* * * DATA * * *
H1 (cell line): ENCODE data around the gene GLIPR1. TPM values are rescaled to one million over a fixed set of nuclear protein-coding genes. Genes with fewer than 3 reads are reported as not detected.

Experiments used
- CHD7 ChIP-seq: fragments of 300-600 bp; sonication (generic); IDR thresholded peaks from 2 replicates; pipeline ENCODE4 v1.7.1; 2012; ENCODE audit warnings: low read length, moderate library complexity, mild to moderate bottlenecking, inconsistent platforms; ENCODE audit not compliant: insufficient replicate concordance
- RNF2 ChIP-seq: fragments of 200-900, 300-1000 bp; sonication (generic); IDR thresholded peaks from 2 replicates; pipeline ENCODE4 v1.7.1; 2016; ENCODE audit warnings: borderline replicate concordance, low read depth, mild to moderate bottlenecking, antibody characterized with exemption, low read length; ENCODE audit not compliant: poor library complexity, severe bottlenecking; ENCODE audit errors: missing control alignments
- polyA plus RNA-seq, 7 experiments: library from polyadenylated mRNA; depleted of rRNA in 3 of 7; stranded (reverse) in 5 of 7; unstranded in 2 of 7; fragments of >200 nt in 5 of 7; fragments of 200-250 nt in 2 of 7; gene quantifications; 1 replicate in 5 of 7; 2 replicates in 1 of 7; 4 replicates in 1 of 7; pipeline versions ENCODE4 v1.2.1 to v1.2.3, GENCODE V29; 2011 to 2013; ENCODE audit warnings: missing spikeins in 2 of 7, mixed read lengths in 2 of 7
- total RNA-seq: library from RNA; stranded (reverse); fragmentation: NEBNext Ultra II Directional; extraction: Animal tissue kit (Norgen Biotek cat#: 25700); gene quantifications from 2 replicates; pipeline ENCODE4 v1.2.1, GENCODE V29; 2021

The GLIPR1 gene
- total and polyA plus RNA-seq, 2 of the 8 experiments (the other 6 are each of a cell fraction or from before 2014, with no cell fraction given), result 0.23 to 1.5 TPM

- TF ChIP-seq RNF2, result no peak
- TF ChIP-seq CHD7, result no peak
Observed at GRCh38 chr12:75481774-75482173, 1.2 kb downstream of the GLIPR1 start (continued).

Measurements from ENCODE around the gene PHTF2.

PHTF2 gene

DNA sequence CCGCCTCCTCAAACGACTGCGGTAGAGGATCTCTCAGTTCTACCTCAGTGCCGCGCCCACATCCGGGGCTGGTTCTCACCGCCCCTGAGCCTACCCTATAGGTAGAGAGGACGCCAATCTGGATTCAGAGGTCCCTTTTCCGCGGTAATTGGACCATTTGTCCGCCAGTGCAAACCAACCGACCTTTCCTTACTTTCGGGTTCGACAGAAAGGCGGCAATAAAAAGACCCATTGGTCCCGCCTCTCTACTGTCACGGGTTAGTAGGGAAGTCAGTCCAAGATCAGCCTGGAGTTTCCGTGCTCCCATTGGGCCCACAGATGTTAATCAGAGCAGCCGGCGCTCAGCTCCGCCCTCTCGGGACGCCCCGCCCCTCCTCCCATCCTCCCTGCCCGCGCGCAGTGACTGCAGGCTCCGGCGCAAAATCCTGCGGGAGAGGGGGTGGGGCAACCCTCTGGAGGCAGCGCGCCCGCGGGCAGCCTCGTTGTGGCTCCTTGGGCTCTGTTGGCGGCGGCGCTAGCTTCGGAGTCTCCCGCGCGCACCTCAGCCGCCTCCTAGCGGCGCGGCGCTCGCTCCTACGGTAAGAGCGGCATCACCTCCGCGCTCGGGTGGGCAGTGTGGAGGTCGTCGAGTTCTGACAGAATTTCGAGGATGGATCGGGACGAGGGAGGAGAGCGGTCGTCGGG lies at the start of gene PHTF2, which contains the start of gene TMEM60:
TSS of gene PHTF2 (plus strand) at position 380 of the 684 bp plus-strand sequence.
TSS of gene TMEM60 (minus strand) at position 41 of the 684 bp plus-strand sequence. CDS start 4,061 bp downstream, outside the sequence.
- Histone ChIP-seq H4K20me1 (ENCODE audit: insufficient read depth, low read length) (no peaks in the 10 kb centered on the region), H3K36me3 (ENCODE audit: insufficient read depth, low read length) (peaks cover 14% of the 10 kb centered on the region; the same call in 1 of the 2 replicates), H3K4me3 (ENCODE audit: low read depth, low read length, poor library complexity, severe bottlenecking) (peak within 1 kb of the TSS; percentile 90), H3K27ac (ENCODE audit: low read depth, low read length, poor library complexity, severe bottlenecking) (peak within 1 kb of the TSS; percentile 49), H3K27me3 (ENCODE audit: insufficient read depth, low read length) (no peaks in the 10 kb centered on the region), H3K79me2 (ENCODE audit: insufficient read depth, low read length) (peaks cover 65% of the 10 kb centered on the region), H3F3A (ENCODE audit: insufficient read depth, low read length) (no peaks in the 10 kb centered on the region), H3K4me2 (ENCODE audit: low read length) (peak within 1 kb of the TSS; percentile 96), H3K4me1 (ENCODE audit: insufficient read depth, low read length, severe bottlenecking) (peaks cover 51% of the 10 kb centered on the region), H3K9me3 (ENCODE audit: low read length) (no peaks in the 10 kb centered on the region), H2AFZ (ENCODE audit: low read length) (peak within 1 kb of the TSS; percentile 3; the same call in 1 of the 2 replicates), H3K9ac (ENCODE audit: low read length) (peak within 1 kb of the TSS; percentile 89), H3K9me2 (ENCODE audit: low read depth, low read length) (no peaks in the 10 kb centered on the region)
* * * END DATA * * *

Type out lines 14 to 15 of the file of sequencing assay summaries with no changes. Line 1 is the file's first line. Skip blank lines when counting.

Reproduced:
DNA sequence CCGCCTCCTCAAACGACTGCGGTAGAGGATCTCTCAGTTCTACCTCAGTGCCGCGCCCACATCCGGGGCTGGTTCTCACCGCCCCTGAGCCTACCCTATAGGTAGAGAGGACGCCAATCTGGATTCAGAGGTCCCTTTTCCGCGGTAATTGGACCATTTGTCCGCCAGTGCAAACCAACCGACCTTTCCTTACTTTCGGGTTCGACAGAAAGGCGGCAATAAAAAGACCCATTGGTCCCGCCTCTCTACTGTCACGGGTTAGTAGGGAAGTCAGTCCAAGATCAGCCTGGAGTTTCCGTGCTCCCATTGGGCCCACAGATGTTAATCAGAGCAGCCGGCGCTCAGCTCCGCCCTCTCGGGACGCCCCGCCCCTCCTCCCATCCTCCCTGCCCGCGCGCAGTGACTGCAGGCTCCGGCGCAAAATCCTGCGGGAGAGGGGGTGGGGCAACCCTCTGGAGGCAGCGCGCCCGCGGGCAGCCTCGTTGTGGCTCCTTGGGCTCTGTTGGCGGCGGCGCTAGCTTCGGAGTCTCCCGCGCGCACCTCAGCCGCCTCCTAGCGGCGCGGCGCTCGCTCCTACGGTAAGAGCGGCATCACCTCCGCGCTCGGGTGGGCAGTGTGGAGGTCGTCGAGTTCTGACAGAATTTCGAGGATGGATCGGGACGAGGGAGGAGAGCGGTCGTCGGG lies at the start of gene PHTF2, which contains the start of gene TMEM60:
TSS of gene PHTF2 (plus strand) at position 380 of the 684 bp plus-strand sequence.